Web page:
My ex and I had a domestic violence issue where one party assaulted the other and property was destroyed. I declined to press charges at the time (May 2018), and the charges have been dismissed without prejudice since (June 2018). Can I change my mind and still pursue charges against the other party?
I have a court order of no contact with my ex girlfriend but she is living in my house not paying any bills nor is she on the lease, but i cannot return home because i have to stay away from her. What can be done? I sent a letter to the courts ask for an amendment also with a letter from the landlord telling me to get her out of the house because she is not on the lease or i will be evicted. But again i cant go home to . Basically she can just staywith free rent eating grapes with legs kicked up.
I moved to Arizona with my children due to a domestic violence sitaution, their father resides in Indiana is the stated obligated to inform him the children are placed with cps
I plead guilty to Disorderly Conduct DV in Mesa and have to attend 12 hours of Anger Management classes. I was planning on moving to Bullhead City but now I don't know if I can. Does it matter where I take these classes?
i lived in home and left due to domestic violence. the property manger recieved my order of protection and allowed me to vacate. 6 years later my check is being garnished for unpaid rent and attorney fees. they got a judgement from the court and a collection agency is who garnished my check. i have to pay over 4000 dollars. I thought since domestic vioelnece i was able to leave according to 33-318.
Is therea statute to limititations toproviding evidence,specifically witness testimony(several)of eye witness observation of thedomestic violence perpetrator ?Specifically incidents happened about 3 years ago . One party (With the witness testimonies) has consistently voiced the occurence ofdomestic violence in court hearings regarding child custody cases . While the other party has consistently denied it . Concerns have been reviewed and the perpetrator has managed to elude all agencies of thisproblem ( which is now goingonwith his new live in partner in front of the children(not the witness
Can an order of protection be issued to a defendant out of state without an arrest being mad or charges being filed?
If I dont show up to court when he fights to have it dismissed will it be dismissed and will it show up on a back ground check that this ever happened to him.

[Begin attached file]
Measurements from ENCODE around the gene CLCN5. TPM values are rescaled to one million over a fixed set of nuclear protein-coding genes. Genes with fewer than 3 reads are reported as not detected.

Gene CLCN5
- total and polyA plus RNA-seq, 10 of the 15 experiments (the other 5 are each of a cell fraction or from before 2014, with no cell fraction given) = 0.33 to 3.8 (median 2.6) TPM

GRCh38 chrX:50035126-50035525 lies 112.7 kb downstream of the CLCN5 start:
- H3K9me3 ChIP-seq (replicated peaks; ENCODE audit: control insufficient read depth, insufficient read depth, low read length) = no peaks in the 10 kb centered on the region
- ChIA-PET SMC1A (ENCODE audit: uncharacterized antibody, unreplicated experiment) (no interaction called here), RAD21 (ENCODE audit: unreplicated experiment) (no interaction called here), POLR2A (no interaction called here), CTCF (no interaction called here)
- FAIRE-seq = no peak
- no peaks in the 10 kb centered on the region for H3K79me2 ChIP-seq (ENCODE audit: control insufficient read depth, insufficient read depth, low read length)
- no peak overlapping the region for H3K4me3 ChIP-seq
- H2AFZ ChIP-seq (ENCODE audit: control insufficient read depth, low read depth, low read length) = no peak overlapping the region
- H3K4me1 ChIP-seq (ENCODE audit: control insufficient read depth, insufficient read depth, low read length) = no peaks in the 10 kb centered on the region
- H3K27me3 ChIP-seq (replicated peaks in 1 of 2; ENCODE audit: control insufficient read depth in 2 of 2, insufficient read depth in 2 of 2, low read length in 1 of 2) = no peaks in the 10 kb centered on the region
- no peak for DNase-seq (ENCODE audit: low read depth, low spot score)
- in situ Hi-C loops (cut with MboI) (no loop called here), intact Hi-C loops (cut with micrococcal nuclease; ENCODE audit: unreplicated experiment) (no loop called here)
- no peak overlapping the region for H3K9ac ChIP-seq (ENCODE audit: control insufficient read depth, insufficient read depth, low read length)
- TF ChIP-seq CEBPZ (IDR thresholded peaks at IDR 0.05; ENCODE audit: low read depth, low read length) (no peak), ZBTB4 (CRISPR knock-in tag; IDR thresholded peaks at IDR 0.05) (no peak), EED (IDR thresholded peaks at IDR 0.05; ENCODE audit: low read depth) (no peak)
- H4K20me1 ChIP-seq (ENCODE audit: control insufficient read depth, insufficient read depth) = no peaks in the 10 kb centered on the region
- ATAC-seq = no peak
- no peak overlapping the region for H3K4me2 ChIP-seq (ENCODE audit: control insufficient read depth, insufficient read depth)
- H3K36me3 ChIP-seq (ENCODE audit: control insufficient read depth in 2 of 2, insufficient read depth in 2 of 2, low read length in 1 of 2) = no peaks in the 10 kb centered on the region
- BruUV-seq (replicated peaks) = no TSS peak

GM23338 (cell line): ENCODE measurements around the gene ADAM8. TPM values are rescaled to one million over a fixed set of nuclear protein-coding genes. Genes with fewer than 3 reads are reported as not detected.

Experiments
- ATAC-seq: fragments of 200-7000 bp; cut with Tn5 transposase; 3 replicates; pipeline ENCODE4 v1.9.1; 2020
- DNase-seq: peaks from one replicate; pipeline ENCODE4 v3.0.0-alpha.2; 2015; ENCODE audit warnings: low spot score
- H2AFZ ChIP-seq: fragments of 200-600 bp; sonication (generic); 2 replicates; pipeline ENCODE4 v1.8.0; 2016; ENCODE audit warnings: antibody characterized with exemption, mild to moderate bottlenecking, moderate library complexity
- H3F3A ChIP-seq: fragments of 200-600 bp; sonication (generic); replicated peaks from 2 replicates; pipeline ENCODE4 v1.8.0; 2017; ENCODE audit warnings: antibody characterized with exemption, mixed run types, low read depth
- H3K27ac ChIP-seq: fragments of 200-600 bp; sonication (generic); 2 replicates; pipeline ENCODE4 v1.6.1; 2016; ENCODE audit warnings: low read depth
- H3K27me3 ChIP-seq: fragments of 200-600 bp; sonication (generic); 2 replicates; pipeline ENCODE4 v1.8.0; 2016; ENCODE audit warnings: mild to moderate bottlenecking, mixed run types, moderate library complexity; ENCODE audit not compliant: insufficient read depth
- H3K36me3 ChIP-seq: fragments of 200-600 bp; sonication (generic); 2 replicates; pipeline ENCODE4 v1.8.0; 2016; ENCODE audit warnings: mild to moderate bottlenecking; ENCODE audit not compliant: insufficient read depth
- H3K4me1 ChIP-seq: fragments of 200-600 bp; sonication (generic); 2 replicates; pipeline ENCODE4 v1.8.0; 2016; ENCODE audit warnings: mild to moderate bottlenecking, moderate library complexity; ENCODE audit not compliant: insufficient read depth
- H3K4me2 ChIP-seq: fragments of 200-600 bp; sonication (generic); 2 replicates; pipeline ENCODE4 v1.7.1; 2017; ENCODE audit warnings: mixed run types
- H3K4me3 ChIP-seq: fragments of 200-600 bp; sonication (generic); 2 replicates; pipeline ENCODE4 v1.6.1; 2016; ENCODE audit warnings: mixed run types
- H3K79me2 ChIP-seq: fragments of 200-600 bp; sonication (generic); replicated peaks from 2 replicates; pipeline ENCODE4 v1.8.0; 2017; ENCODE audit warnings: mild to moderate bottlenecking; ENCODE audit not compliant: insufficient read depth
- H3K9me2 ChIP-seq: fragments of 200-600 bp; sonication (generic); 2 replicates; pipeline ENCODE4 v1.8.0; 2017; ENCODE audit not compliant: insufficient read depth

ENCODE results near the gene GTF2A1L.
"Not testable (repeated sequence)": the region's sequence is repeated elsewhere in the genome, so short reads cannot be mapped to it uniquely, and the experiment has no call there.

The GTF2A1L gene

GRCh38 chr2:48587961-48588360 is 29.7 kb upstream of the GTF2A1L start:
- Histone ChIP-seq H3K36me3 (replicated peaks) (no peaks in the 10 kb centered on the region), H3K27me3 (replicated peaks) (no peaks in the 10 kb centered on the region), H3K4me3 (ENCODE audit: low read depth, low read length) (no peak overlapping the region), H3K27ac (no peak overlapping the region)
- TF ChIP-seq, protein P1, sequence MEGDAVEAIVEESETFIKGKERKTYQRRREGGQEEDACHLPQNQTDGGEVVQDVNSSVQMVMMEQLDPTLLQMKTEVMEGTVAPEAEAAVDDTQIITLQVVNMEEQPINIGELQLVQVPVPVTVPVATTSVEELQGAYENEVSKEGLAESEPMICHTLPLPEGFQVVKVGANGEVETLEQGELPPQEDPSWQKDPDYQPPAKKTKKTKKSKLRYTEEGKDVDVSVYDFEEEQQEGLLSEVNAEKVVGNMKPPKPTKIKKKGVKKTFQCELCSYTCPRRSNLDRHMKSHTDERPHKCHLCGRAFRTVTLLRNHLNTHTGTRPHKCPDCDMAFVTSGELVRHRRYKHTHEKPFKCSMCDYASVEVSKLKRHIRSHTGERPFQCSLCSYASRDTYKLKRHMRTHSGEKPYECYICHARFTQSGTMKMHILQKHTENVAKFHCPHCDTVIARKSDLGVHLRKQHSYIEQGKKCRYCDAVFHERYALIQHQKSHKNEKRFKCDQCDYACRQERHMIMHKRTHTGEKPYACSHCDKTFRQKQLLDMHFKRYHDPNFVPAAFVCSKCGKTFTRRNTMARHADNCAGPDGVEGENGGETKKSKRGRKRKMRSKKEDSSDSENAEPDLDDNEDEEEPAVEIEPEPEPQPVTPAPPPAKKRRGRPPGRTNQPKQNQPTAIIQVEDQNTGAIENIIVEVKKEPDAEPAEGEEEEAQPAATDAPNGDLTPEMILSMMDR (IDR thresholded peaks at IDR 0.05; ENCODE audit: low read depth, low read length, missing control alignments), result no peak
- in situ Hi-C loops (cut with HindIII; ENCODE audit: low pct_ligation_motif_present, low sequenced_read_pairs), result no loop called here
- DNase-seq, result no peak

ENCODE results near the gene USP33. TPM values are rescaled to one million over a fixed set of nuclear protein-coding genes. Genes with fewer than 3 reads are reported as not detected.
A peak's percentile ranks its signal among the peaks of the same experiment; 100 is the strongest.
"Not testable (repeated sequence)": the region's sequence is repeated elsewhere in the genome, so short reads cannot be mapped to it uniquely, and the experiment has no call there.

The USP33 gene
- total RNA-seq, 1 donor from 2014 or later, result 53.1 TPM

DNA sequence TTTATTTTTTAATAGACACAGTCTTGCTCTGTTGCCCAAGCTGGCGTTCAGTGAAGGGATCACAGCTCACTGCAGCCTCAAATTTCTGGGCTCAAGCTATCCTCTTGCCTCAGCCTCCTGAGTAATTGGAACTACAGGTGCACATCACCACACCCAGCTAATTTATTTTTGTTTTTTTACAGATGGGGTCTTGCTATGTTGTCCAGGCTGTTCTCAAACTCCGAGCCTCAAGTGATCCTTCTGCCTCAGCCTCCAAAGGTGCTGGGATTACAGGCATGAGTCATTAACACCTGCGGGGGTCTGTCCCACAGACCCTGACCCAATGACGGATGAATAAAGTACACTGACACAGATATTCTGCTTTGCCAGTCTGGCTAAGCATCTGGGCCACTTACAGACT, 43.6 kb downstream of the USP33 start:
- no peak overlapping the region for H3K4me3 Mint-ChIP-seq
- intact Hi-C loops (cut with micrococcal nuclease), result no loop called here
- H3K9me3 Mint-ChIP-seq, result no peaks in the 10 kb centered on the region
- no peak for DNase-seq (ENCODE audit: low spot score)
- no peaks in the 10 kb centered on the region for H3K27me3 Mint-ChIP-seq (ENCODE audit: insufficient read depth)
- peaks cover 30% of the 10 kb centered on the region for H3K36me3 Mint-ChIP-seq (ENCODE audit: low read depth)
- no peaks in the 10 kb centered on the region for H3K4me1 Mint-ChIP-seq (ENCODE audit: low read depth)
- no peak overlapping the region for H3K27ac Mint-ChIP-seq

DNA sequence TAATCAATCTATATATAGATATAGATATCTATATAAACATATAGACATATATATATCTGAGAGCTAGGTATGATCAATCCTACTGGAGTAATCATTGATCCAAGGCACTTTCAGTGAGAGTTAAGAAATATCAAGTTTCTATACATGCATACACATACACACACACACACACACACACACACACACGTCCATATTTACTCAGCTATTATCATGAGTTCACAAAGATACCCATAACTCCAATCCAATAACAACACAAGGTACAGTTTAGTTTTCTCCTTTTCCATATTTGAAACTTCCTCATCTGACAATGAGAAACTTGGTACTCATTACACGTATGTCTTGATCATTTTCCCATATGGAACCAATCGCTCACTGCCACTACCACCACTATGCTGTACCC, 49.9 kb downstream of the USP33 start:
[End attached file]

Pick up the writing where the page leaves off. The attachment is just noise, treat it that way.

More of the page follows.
how do you make police make an arrest when the court order has been violated and what can i do if the refuse?
I got granted temporary sole legal decision making of my daughter but during this case I got into a car accident with my other daughter, I was not the driver or passenger and had no illegal part in this accident. Now my daughters father is telling me he has temporary sole custody and I cannot see her at all. He has domestic violence and was told that sole custody was not an option in our case for him. He got a lawyer and we made a settlement so it would be easier for me because the accident ruined everything with my life and I signed it but she told us that we needed to get it notarized.
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Things You Should Know about Protective Orders
Domestic Violence Survivor's Guide
Apache County Resources for Domestic Violence
Cochise County Resources for Domestic Violence
Coconino County Resources for Domestic Violence
Gila County Resources for Domestic Violence
Graham County Resources for Domestic Violence
Greenlee County Resources for Domestic Violence
La Paz County Resources for Domestic Violence
Maricopa County Domestic Violence Resources
Mohave County Resources for Domestic Violence
Navajo County Resources for Domestic Violence
Pima County Resources for Domestic Violence
Pinal County Resources for Domestic Violence
Santa Cruz County Resources for Domestic Violence
Yavapai County Resources for Domestic Violence
Yuma County Resources for Domestic Violence
Tribal Resources for Domestic Violence
County Resources for Domestice Violence Victims
Where to Find an Attorney for Specific Legal Advice
Domestic Violence Resource Guide - DNA People's Legal Services
Protective Order Center - How to Obtain an Order of Protection from the Court
Arizona Address Confidentiality Program